Just so that that sinks in... a typical American citizen would gain virtually *nothing* from opening ANWR. But *I* personally would gain significantly, first as an Alaska resident and second as a North Slope resident.
Now reconsider the priorities on this. Jerks like you who would get nothing from it are all fired up to do it. People like me, who actually would see benefits are the ones who say it isn't worth doing.
Makes you appear a bit foolish...

AL is Alabama.
But my grandchildren and great-grandchildren will still be living here 50+ years later, after the oil is gone. We need to think about that too, not just how to greedily grab it all for ourselves.

Yes, that is what you continue to give. Caveman responses...

They had three drill rigs within a few miles of Barrow last winter, and at least one of them found oil. Since they were drilling in locations where local residents okayed the exploration, that was great news that we were happy to hear.
Only idiots like you cannot understand the perspective, and think we should destroy our entire way of life to get another dollar.

The tiny footprint in ANWR???? You really are dumb. The proposed drilling would affect about 1.5 million of the 1.7 million acres in the 1002 Area. "Footprint" is what we levie property tax on. It has no relationship to what is or is not affected.

You have no idea what you are proposing. The *first* thing that would be done is siesmic work on a quarter mile grid. The damage from that alone would last for at least 30 years, even if they quite and never did another thing.

Who cares what it is in NY, or the Gulf. What we do care about is the effect on *our* land. You don't have a clue, as your repeated references to "a tiny footprint" indicate. Footprint does not include gravel pits, most roads, half or so of most airports, garbage dumps, or any part of a pipeline that is not touch the surface of the ground.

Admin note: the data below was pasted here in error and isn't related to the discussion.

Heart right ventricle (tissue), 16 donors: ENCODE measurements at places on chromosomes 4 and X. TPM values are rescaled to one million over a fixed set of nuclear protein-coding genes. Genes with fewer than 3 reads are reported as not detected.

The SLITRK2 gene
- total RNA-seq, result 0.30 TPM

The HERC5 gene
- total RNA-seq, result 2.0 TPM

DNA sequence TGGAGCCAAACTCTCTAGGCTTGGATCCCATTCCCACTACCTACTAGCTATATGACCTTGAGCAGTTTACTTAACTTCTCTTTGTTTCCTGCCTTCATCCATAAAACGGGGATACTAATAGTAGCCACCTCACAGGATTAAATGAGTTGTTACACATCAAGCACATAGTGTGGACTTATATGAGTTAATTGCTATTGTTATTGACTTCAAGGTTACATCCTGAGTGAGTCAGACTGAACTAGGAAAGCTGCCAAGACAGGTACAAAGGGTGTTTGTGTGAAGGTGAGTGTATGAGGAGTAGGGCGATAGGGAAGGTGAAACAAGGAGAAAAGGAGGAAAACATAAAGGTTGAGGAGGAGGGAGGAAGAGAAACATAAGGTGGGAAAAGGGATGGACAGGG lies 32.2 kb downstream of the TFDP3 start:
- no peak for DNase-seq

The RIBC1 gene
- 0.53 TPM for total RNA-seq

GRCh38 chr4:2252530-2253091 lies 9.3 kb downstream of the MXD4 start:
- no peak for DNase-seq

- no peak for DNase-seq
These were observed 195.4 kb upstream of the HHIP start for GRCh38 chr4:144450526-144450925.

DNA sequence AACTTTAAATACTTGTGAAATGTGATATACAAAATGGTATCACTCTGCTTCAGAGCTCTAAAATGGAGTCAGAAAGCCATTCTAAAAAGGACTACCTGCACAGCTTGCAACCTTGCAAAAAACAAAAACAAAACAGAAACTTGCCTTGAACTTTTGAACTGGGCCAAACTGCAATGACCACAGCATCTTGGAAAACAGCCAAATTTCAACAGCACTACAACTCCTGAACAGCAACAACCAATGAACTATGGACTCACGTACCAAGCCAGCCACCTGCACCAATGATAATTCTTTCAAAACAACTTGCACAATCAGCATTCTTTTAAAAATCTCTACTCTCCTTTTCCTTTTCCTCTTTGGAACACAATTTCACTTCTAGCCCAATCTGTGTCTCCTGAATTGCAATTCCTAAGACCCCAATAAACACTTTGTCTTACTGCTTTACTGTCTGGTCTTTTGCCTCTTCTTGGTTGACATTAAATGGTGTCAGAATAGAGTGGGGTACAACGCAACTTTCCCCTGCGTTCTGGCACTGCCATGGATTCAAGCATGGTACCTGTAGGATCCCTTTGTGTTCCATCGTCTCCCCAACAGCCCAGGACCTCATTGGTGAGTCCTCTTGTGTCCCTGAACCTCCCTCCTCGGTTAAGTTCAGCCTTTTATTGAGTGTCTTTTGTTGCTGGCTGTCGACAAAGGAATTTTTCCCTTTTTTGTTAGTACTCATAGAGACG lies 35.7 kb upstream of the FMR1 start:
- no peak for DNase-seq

Take a coffee table in your living room. Measure the area of the floor that is in direct contact with the four legs of the table. That is footprint. Now measure the area of the floor that you cannot use for dancing, that is the area with an environmental impact.

Don't bet on it in your lifetime.
--
Floyd L. Davidson <http://www.apaflo.com/floyd_davidson
Ukpeagvik (Barrow, Alaska) snipped-for-privacy@apaflo.com
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On Dec 5, 10:24 am, snipped-for-privacy@apaflo.com (Floyd L. Davidson) wrote:

Did you just wake up? I posted that days ago and thought this nonsense was over. Again, you resort to name calling instead of seeing the obvious point. And that point is the comparison was that there are obvious risks to most modern human activity, including driving cars which results in 50,000 deaths. It shows that society has a rational acceptance of the concept of risk/reward ratios.